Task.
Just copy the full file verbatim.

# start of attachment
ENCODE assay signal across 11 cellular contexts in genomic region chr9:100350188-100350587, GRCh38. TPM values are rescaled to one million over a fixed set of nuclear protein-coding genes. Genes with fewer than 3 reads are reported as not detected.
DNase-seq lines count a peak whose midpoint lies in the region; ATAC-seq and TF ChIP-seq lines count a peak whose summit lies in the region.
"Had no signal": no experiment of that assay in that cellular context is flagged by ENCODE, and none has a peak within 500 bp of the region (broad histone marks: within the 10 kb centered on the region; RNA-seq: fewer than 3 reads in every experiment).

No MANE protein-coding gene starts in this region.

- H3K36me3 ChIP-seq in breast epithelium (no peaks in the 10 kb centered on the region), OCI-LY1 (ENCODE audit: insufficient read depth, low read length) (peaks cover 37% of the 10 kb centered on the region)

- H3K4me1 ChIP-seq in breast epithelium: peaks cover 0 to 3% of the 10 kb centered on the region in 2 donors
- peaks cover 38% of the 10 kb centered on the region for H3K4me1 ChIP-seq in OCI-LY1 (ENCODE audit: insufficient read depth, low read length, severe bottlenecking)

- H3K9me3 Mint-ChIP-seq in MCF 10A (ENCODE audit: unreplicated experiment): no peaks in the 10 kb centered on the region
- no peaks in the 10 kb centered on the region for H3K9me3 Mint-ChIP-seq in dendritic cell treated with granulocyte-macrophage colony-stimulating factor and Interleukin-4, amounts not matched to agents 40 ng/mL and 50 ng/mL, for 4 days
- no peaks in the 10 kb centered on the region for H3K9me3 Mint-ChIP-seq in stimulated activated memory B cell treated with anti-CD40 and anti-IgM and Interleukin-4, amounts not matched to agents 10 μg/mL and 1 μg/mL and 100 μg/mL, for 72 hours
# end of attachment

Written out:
ENCODE assay signal across 11 cellular contexts in genomic region chr9:100350188-100350587, GRCh38. TPM values are rescaled to one million over a fixed set of nuclear protein-coding genes. Genes with fewer than 3 reads are reported as not detected.
DNase-seq lines count a peak whose midpoint lies in the region; ATAC-seq and TF ChIP-seq lines count a peak whose summit lies in the region.
"Had no signal": no experiment of that assay in that cellular context is flagged by ENCODE, and none has a peak within 500 bp of the region (broad histone marks: within the 10 kb centered on the region; RNA-seq: fewer than 3 reads in every experiment).

No MANE protein-coding gene starts in this region.

- H3K36me3 ChIP-seq in breast epithelium (no peaks in the 10 kb centered on the region), OCI-LY1 (ENCODE audit: insufficient read depth, low read length) (peaks cover 37% of the 10 kb centered on the region)

- H3K4me1 ChIP-seq in breast epithelium: peaks cover 0 to 3% of the 10 kb centered on the region in 2 donors
- peaks cover 38% of the 10 kb centered on the region for H3K4me1 ChIP-seq in OCI-LY1 (ENCODE audit: insufficient read depth, low read length, severe bottlenecking)

- H3K9me3 Mint-ChIP-seq in MCF 10A (ENCODE audit: unreplicated experiment): no peaks in the 10 kb centered on the region
- no peaks in the 10 kb centered on the region for H3K9me3 Mint-ChIP-seq in dendritic cell treated with granulocyte-macrophage colony-stimulating factor and Interleukin-4, amounts not matched to agents 40 ng/mL and 50 ng/mL, for 4 days
- no peaks in the 10 kb centered on the region for H3K9me3 Mint-ChIP-seq in stimulated activated memory B cell treated with anti-CD40 and anti-IgM and Interleukin-4, amounts not matched to agents 10 μg/mL and 1 μg/mL and 100 μg/mL, for 72 hours